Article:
• Is this question the same as what you are experiencing? - stackoverflow.com/questions/5816773/… – BrutalDev Jul 23 '13 at 11:53
  • No, those symptoms aren't the same. If our site starts up correctly, the localisation works fine. It appears that when starting under load, the resource manager either loads the wrong resources for a culture or incorrectly classifies the ones it's loaded. – Stevo Jul 23 '13 at 12:05
  • 2
    "Under load" is suspicious because that's exactly when the resource manager can build it's content incorrectly when multiple requests are changing the current UI thread culture. Have you tried doing this outside of your own handler in in one of the HttpContext events? You may also be better off warming up the resource manager on Application_Start before any requests are processed, therefore setting it up correctly before it can be flooded with requests. – BrutalDev Jul 23 '13 at 12:21
  • If you are using a custom HttpModule (as specified) you will most certainly run into threading issues since every request goes through the same module and there will be race conditions setting the thread culture. forums.asp.net/t/900381.aspx/1. Two requests for different languages will overwrite eachother and both respond with the last set language. The static resource manager is probably getting itself in a knot when all of this is happening. Just try an alternative solution, there are so many 'better' options that an HttpModule. – BrutalDev Jul 23 '13 at 12:47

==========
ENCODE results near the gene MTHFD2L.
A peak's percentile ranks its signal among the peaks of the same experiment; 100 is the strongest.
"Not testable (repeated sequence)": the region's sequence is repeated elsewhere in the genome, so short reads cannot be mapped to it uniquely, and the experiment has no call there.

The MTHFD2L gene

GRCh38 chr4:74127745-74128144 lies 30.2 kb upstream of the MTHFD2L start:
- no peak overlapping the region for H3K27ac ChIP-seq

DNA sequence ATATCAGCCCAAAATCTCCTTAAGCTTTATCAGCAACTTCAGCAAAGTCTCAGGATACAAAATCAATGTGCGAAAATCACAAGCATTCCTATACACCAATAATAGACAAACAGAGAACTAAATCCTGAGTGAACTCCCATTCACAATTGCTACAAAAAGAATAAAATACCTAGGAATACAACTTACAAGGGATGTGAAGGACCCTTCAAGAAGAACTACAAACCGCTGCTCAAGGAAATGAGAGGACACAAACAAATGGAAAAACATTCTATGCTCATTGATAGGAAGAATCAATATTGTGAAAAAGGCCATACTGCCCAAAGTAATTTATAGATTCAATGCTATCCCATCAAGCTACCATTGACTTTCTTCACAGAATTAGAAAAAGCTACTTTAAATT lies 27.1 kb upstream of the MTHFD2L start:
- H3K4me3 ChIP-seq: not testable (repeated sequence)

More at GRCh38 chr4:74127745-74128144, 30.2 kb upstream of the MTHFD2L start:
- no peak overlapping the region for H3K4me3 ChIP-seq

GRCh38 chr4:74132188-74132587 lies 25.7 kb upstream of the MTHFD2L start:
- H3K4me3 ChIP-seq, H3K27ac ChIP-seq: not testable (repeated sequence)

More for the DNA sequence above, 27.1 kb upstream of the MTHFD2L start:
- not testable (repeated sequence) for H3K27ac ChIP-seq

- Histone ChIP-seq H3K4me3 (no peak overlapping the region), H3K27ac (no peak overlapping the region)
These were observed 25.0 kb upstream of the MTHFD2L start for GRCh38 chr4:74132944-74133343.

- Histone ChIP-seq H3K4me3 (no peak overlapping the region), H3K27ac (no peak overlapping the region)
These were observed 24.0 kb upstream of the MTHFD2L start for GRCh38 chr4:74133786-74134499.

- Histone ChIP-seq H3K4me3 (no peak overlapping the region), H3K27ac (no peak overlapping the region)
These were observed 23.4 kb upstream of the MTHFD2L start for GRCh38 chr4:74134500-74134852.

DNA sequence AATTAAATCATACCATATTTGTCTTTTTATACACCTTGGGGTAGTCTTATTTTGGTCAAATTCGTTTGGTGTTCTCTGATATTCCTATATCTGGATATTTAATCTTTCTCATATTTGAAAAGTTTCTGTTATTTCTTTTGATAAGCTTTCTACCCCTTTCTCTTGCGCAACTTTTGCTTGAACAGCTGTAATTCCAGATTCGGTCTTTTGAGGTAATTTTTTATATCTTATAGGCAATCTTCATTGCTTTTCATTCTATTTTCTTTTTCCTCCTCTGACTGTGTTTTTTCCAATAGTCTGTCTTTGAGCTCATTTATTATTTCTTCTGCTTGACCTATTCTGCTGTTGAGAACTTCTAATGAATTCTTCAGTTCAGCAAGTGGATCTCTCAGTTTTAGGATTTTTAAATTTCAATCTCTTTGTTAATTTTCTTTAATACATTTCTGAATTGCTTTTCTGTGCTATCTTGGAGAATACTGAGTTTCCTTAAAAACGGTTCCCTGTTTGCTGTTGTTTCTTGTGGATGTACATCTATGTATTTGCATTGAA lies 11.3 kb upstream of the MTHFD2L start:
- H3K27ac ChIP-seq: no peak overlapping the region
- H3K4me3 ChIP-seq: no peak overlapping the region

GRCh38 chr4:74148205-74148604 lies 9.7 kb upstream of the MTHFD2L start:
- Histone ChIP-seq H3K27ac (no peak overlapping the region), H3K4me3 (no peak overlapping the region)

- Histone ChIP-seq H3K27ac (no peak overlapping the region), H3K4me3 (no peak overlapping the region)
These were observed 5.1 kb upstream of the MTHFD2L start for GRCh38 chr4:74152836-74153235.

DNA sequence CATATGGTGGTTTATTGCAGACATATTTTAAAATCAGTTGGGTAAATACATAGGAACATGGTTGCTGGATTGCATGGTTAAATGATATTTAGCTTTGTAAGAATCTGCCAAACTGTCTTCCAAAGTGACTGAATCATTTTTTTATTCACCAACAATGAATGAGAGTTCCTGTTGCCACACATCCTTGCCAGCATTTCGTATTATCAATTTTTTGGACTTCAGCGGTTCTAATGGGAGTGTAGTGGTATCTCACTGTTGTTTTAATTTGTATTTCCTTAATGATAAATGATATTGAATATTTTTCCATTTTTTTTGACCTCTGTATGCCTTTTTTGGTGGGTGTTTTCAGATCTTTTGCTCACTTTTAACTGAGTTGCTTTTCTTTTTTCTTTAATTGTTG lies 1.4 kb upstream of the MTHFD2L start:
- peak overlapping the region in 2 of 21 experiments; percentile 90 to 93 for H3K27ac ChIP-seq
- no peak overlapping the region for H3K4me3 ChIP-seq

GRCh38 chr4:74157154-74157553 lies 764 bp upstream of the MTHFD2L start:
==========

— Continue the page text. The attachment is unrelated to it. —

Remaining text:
We hit the same problem recently. This appears to be a race condition in ResourceManager (or its helper code). I've put together a repro at https://bitbucket.org/onyxmaster/resmanrc. Also, I filed a bug on MS Connect site, at https://connect.microsoft.com/VisualStudio/feedback/details/806505/.

P.S. I'm not sure if this counts as an answer since there is no workaround I know of, but at least now there is a repro and a bug report.

  • Thank you! It bothered my had for a long time, glad I've found your comment. – Ilya Luzyanin Nov 24 '14 at 11:17
  • Any news regarding this? We probably got the same problem. The url to the bug report is not working... – Carl Björknäs Jan 12 '16 at 10:46
  • It appears that they (Microsoft) deleted the issue, but it won't help you much, because while they acknowledged the issue, no fix estimates or workarounds were provided. It was easy for us to fix it, because we access resources via a wrapper, so adding a lock around resource access (HttpContext.GetGlobalResourceObject/GetLocalResourceObject in our case) wasn't that hard. – onyXMaster Jan 13 '16 at 13:21